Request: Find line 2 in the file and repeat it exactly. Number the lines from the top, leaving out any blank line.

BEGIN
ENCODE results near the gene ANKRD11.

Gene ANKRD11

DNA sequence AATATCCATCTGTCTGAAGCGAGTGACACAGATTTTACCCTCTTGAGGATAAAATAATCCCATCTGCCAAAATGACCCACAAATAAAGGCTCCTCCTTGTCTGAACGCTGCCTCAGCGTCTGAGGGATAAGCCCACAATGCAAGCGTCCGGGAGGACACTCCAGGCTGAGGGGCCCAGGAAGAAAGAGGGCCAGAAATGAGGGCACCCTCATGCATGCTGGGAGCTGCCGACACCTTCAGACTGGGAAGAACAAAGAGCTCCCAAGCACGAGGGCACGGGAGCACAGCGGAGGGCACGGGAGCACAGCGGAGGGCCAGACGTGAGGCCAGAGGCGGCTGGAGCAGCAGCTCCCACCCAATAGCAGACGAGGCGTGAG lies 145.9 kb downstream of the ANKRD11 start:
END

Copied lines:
Gene ANKRD11